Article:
ANIMA

"ANIMA," a new 15-minute "musical short film" by Thom Yorke and Paul Thomas Anderson, premiered on Netflix last week. 

“ANIMA” opens inside a subway car full of half-asleep passengers dressed more or less the same. Their heads loll back and forth in time to the rhythms and tremors of the car.

Then their heads start swinging back and forth in synchronized movements. Their arms start flailing around as well. You get the sense that none of these “dancers” are in control of their own movements, but are being jerked around by an unseen force. Oh, and one of the passengers is Thom Yorke of Radiohead.

A decade ago, “ANIMA” would probably have been four minutes long, because that’s how long music videos were to play on MTV – even long after MTV abandoned playing music videos.

But a side benefit of the rise of streaming content is that those constraints are gone. “ANIMA” is a 15-minute “musical short film” that premiered by surprise last week on Netflix.

“ANIMA” is directed by Paul Thomas Anderson (“Phantom Thread”), and although it’s not unheard of for big-time directors to make music videos (Anderson also did one for Haim’s last album), what’s different about “ANIMA” is that it’s billed as a true collaboration between Anderson and Yorke, an extension of the new album of the same name.

The story of “ANIMA” is pretty simple, reflecting the isolation and hunger for connection that pervades Yorke’s album. In the film, Yorke plays a Chaplin-like figure trying to return a lunchbox to a mysterious woman from the train. He struggles through a bleak landscape populated by those dancers (choreographed by Damien Jalet), who’s marionette-like movements suggest sleepwalkers moving through life. At times, the platform beneath Yorke’s feet tilts so it seems like he’s climbing up a steep hill, even though the camera matches the platform’s tilt, so it looks flat to the eye.

“ANIMA” follows Beyonce’s track-by-track “visual album” for “Lemonade,” and “I Am Easy to Find,” a 25-minute film by Mike Mills (“20th Century Women”) made in collaboration with the album of the same name by The National. (That collaboration was so close that Mills ended up producing the album as well.) And while Childish Gambino's "This is America" fit within the time constraints of a four-minute video, its thematically dense condemnation of racism in America (especially in entertainment) rewarded close multiple viewings.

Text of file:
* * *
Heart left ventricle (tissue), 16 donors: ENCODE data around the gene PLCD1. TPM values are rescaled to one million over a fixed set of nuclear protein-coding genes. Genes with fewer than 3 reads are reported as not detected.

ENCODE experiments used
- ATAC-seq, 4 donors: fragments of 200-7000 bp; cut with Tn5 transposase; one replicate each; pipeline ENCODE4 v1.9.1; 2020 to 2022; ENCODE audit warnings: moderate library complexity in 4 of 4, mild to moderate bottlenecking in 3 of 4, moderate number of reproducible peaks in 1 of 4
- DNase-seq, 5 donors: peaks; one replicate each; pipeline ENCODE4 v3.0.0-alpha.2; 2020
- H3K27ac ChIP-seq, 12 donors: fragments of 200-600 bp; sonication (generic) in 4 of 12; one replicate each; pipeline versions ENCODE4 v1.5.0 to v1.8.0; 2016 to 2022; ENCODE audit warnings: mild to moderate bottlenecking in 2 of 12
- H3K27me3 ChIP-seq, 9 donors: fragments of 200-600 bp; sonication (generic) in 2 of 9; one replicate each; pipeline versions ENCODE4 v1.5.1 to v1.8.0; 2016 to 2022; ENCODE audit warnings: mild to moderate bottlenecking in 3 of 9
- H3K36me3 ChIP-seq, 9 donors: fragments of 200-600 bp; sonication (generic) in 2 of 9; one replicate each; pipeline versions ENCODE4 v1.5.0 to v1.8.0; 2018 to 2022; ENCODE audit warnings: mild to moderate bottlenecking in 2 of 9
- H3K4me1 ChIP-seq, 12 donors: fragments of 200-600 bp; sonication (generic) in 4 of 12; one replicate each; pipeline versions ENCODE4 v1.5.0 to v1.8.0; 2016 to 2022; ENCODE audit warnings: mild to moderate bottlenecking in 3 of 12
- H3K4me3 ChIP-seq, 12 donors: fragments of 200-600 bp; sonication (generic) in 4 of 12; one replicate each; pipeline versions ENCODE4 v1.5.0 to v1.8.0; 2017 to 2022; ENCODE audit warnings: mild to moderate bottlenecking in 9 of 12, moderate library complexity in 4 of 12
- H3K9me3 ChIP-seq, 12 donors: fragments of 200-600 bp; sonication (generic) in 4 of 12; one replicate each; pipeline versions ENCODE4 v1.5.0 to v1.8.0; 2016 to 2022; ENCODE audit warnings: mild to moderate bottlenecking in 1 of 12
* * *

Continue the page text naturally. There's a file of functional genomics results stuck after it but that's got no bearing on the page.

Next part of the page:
Maybe MTV turning to "Teen Mom" and "Jersey Shore" was the best thing to ever happen to music videos.

Also on streaming: Of course, this weekend a lot more people will be tuning into Netflix to watch the third season of “Stranger Things,” premiering on July 4. Maya Hawke (daughter of Ethan Hawke and Uma Thurman) is supposed to be the standout new performer in a season that promises more monsters and more ‘80s callbacks, this time in the summer of 1985.

The indie distributor A24 didn’t seem to know what to do with “Under the Silver Lake,” David Robert Mitchell’s follow-up to his arthouse horror hit “It Follows.” It largely sat on Mitchell’s film after the initial trailer got a lukewarm response, eventually releasing it straight to video-on-demand aside from a smattering of theatrical screenings.

It’s now on Amazon Prime, and worth catching up on. It’s a hilarious, weird and unsettling look at toxic masculinity through the lens of old private eye movies (especially Robert Altman’s “The Long Goodbye”). Andrew Garfield plays an entitled slacker who woozily investigates the disappearance of a neighbor (Riley Keough) at his apartment complex, and stumbles into a kaleidoscope of bizarre conspiracy theories come to life. It’s as if he invents this world of death cults, secret codes and canine serial killers to avoid facing the fact that she’s just not that into him. It's one of my favorite movies so far of 2019. 

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Rob Thomas is the features editor and social media editor for the Capital Times, as well as its film critic. He joined the Cap Times in 1999 and has written about movies, music, food and books.